• The Homestead Maid, Amy

Consumption of nourishment



The other night as I was franticly trying to create all of the very specific dishes my son had requested for his birthday meal, my daughter was watching me very intently. Finally, when I had reached a point where all the sides were completed and cooling she smiled at me and said, “I think you are a really good cook, and I can’t believe you ever burned boiling water.”

What a humbling moment, as my entire cooking life flashed before my eyes thinking about what my sweet child said. You see my folks always included my brother and I in their cooking endeavors, I was in 4-H and specifically remember one summer that I made more banana bread than I care to really think about desperately trying to master that perfect loaf. But my brother was a much more natural cook, rarely got distracted and, well his food usually turned out really well. Mine on the other hand… well I was more spontaneous so my food while usually edible usually got a LOT of critiques. So, I just shrugged it off and decided my younger brother could be the cook and pretty much left it at that.


When I went to collage and lived alone I always had a well-stocked freezer of meat from my folks and I then would supplement my favorite sides, which was usually potatoes. I had a dear friend at the time that just laughed at me because I was literally that “meat and potatoes” person. They were cheap, I loved them, and I was a collage student. When Dan and I got married though I think I knew I needed to expand my horizons. I remember I wanted to make a really nice meal for him when we were dating so I got frozen ravioli, but I had no idea how to cook it…and I remember actually asking the check out clerk if they knew how. Yep, Dan would tease me about how I could somehow almost burn boiling water. However, he was a good sport and played the part of a young newlywed and ate a lot of what I fondly called “Amy Surprise”. That was usually a spaghetti type dish with a very sweet sauce and whatever else we had to go with. Secretly I thought of myself like Julia Child or Remy from Ratatouille, just creating in the kitchen, cookbooks and recipes were there just as a springboard.


Once we started Amy’s Meats I found that The Kansas Beef Council had amazing take a way’s with all kinds of recipes for each cut of meat and as I better educated myself on how to best cook our meat and each cut, my cooking got better. I also found myself watching this explosion of pre-made meals; easy to cook prepackaged meals take over (or at least to me it seamed that way). Recipe books at the checkout lines would show these lovely meals and have the recipe but you had to buy a lot of processed items to create these “easy meals”. I remember the day almost exactly that I started to challenge that, by that I mean looking at a recipe and needing to by cream of chicken soup and thinking, just WHAT is cream of chicken soup? How did folks cook without cream of chicken soup before you could buy it already canned?


This challenging stance I had would then open the doors to my real learning of how to cook. Because of the lifestyle Dan and I have chosen we cook from hardcore scratch almost every meal (I say almost because, I’ll be the first to admit…it’s really nice to just by a can of cream of chicken soup rather than make a roux sometimes.) It’s hard, but as Dan and I have always said about our life, if there’s a hard way to do something… that’s pretty much the way we do it. It’s hard to cook from real ingredients (frozen meats, home canned or frozen veggies) you have to think about meals ahead of time. Well… you are supposed to at least. I’m just as busy as you. I work at home so you would think that I could have a lovely hot meal waiting for my family to sit down to promptly at 6pm everyday, but… yeah, not so much. I start my day with a glass of chocolate milk and hit the door running, if it’s nice out and things workout perfectly I stay outside until dark…and then remember that the family needs “consumption of nourishment” for the night. So I’m usually doing the night milking franticly thinking about what I can quickly thaw or what’s leftover in the fridge that I can use to create a meal from. It’s the same in every house, that burning question. What will I feed my family tonight?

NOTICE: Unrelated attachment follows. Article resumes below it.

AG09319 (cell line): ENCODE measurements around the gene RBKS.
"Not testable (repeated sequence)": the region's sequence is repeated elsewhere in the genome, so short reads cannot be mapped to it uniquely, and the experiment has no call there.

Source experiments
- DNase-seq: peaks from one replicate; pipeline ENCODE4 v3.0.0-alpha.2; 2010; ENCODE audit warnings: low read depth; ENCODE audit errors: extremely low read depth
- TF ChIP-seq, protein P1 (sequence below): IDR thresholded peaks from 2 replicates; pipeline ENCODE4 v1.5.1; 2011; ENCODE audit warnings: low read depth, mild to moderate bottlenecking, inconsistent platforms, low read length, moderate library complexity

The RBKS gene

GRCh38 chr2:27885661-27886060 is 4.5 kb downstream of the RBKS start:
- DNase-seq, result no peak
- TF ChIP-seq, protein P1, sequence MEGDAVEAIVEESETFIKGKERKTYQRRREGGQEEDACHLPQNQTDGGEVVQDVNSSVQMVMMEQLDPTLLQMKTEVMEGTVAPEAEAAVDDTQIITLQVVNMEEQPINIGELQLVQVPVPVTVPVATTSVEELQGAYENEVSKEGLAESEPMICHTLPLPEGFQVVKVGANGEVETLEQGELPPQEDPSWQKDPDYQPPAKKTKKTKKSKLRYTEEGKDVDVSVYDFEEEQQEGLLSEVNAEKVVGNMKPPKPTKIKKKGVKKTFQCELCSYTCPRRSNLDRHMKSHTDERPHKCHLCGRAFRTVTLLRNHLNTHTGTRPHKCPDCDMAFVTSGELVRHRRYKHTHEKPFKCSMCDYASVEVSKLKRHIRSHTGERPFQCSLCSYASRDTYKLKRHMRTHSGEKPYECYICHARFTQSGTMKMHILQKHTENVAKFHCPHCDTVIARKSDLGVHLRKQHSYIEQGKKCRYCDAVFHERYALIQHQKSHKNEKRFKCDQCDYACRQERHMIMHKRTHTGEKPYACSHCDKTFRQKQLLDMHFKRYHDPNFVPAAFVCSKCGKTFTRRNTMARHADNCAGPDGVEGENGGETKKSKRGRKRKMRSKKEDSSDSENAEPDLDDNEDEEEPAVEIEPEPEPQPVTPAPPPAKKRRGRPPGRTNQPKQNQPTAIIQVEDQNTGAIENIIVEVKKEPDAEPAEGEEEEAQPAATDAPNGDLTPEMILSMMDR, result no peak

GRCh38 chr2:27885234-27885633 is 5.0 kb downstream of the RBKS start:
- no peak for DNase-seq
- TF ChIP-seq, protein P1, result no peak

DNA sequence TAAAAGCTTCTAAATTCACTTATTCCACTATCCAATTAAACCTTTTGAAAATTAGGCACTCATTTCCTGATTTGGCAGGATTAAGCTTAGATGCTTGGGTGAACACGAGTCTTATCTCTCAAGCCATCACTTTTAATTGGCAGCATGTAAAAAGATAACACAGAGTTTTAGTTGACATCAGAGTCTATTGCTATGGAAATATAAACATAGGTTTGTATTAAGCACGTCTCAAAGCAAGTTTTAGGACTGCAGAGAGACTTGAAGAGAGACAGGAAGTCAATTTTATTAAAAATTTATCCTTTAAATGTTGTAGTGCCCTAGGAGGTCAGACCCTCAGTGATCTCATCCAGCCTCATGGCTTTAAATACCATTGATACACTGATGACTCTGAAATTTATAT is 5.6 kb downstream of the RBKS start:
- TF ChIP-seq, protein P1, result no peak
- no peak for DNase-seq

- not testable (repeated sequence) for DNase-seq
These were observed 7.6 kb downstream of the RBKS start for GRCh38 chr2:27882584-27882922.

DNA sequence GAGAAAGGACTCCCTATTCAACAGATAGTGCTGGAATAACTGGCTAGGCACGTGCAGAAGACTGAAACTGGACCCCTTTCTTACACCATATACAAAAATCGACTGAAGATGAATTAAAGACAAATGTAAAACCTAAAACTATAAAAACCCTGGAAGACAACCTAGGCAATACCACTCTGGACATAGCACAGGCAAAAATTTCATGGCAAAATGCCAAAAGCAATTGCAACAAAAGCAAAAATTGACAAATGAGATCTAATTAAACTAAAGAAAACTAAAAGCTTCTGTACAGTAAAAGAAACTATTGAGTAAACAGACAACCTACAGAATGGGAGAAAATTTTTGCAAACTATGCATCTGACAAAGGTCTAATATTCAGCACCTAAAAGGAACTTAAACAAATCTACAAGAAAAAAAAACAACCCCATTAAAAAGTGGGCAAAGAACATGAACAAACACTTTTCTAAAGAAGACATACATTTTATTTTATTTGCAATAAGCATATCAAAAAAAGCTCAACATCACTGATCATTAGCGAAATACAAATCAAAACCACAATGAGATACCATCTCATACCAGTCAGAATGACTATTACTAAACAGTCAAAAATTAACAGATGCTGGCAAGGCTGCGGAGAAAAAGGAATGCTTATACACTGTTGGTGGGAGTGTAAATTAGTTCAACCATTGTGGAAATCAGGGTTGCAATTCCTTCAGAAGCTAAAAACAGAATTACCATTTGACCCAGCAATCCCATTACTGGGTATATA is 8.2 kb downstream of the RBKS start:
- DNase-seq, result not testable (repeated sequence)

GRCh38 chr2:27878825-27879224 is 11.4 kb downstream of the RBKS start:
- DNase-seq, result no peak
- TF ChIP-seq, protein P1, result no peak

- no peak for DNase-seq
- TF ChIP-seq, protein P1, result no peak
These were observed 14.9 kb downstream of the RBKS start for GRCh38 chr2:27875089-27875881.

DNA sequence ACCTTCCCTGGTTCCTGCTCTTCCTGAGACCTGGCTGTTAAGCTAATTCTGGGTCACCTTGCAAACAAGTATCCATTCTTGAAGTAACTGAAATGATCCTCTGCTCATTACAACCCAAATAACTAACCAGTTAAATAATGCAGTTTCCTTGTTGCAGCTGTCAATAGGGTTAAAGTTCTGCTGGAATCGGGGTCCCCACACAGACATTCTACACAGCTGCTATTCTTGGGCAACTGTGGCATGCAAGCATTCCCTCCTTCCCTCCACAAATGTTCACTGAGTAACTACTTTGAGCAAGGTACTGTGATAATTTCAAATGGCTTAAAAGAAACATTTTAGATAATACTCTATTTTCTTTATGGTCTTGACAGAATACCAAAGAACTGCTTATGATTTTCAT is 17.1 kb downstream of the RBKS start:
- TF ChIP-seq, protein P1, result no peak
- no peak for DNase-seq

Enter the world of the interweb and google. I have two go to folks that I use for recipes, Jamie Oliver and The Pioneer Woman, I’ve learned a lot from them, like how to cut an onion (no seriously, I have). I also have a handful of cookbooks that I use. But my treasure is my recipe box. It’s old, wooden and my Granpa gave it to me, I’m sure at the time he bought it at an auction or something and just thought I should have it, but that little box holds the story of my cooking life. The dividers are made from the Art that my oldest did at preschool, and the recipes are my staples. My mom’s theory is that there are so many recipes in the world they all need tried once, so even if we liked something, we’d never see it again, however the same was true if it was bad. Me on the other hand, if we loved it, it goes in my box and it becomes THAT recipe, because while I enjoy cooking and eating I want a staple, a go to, that comfort meal when needed.


I enjoy cooking, but what I enjoy more is growing, raising and harvesting the real food needed to cook with.

amy saunders . homesteader . farm share . pork . chicken. beef . eggs . heirloom veggies . milkcow share . camps

 

Everyone needs to eat. On our small family farm we care for and raise our animals naturally through sustainable practices without antibiotics, while offering a year round subscription to our quality meats, so everyday you can prepare your own farm to fork meals.

© 2002-2020 Amy Saunders Amy's Meats at The Homestead

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